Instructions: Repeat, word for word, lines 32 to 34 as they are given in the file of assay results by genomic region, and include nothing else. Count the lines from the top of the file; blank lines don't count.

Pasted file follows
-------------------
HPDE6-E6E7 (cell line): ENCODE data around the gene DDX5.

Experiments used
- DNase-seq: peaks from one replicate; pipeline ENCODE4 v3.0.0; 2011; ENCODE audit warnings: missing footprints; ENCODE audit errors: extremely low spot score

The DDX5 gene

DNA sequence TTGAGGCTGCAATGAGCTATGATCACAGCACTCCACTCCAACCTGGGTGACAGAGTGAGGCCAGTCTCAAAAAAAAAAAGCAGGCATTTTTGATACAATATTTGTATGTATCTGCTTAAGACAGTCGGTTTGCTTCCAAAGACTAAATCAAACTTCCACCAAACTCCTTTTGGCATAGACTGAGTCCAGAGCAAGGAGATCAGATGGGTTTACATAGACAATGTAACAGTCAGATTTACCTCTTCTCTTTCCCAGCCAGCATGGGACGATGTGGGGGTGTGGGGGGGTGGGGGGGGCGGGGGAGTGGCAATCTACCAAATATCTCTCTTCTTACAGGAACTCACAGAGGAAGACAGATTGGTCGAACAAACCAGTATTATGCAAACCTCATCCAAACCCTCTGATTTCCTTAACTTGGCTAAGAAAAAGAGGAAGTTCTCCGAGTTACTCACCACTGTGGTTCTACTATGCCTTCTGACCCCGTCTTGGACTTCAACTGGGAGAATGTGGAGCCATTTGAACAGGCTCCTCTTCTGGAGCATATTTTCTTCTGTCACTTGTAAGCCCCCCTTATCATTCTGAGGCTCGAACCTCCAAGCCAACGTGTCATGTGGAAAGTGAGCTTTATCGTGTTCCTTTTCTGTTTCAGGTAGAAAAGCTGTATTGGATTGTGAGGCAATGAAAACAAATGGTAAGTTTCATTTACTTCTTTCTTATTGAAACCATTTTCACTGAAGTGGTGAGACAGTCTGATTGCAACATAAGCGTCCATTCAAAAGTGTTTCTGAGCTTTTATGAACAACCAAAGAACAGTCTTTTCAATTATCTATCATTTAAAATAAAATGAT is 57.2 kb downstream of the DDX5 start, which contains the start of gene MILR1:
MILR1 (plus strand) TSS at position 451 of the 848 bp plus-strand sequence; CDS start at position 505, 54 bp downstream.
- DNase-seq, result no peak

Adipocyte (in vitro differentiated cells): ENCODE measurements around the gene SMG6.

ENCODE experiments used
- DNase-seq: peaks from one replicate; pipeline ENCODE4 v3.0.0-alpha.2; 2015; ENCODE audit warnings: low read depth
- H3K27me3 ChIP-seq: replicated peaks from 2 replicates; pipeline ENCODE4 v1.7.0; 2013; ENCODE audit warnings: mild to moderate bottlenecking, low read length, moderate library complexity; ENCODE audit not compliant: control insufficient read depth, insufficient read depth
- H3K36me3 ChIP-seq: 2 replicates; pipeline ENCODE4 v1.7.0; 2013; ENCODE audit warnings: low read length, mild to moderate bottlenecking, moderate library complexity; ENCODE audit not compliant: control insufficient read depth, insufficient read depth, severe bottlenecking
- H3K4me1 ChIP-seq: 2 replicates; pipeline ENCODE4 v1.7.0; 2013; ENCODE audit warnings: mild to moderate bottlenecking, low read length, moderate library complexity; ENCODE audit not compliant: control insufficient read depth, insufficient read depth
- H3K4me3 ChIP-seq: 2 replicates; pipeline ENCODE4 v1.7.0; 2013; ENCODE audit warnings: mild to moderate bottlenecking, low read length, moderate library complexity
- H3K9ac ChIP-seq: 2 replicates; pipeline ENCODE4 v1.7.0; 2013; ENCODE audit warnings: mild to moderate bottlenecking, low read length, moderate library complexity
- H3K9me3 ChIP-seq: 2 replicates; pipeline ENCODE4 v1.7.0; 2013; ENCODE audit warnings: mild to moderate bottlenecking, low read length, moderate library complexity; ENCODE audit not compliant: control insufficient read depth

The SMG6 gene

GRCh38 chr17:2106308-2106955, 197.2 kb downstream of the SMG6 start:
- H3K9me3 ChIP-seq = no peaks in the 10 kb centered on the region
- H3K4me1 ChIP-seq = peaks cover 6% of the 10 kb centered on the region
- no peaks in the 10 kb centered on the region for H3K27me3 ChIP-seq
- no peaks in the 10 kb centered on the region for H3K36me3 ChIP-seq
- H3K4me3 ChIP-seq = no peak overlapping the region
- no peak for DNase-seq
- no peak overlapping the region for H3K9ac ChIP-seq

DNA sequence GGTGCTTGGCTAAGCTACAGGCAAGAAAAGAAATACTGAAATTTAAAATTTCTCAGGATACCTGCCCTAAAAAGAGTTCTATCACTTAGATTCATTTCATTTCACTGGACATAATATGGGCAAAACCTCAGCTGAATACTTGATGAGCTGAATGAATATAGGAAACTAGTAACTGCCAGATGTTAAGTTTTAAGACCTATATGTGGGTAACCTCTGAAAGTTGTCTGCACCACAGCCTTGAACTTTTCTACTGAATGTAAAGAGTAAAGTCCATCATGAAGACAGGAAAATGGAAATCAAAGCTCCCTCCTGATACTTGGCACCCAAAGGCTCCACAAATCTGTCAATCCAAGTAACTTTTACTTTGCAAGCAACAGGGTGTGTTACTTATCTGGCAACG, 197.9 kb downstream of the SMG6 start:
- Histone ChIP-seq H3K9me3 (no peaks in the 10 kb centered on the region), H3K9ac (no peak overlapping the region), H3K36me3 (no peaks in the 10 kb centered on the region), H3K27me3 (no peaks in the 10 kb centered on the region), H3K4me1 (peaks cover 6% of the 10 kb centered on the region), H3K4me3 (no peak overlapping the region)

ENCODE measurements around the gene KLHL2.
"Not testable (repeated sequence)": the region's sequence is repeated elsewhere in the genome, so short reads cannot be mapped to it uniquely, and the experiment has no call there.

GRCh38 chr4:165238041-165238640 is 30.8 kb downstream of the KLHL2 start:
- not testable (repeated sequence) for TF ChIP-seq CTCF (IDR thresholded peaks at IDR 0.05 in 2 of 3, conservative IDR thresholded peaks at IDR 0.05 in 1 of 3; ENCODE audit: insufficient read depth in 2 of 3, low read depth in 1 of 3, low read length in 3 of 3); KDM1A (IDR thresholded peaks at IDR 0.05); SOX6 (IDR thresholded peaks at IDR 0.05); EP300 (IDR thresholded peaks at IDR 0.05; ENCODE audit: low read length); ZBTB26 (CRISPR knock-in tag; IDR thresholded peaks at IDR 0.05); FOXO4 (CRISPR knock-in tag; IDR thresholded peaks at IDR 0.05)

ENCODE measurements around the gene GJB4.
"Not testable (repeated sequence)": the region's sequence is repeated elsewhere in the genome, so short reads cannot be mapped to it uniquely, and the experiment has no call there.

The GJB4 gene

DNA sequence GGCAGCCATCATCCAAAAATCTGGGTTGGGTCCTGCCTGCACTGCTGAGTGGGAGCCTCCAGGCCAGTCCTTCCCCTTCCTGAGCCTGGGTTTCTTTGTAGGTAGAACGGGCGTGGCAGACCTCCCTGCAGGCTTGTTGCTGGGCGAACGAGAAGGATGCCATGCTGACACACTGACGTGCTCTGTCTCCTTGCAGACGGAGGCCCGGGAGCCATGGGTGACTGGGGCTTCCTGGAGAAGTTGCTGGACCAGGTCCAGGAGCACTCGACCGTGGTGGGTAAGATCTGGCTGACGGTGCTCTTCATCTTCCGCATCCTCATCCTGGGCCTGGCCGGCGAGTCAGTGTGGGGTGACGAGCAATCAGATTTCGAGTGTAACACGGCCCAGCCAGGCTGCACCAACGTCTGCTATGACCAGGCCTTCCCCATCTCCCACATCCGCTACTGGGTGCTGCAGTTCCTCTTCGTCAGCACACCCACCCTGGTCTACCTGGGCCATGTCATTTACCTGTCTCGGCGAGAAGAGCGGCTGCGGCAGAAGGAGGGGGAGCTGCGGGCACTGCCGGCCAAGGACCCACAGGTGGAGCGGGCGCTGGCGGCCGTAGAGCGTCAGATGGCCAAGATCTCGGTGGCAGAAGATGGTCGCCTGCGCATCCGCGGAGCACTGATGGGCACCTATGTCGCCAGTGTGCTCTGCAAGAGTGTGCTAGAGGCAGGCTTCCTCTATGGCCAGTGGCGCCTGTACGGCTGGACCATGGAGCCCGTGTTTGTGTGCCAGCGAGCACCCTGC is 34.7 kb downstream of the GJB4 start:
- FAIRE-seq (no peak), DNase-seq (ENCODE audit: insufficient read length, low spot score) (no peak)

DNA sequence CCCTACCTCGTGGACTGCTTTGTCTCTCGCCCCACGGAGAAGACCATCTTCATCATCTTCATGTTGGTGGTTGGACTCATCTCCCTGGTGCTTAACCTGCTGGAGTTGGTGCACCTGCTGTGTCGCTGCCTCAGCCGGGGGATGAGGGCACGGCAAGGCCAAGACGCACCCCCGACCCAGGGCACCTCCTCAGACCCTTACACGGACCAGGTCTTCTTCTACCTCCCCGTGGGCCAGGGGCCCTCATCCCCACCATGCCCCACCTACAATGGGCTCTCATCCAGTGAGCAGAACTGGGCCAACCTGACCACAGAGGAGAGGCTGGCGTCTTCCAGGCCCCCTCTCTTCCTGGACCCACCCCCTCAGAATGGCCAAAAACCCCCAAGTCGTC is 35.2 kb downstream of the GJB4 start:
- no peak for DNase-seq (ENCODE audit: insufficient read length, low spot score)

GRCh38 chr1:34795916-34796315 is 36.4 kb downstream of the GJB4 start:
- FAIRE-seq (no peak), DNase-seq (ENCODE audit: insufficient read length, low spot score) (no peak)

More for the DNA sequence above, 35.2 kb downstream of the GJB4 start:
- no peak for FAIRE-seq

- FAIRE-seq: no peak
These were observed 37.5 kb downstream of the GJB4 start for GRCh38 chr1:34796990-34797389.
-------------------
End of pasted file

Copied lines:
ENCODE measurements around the gene GJB4.
"Not testable (repeated sequence)": the region's sequence is repeated elsewhere in the genome, so short reads cannot be mapped to it uniquely, and the experiment has no call there.

The GJB4 gene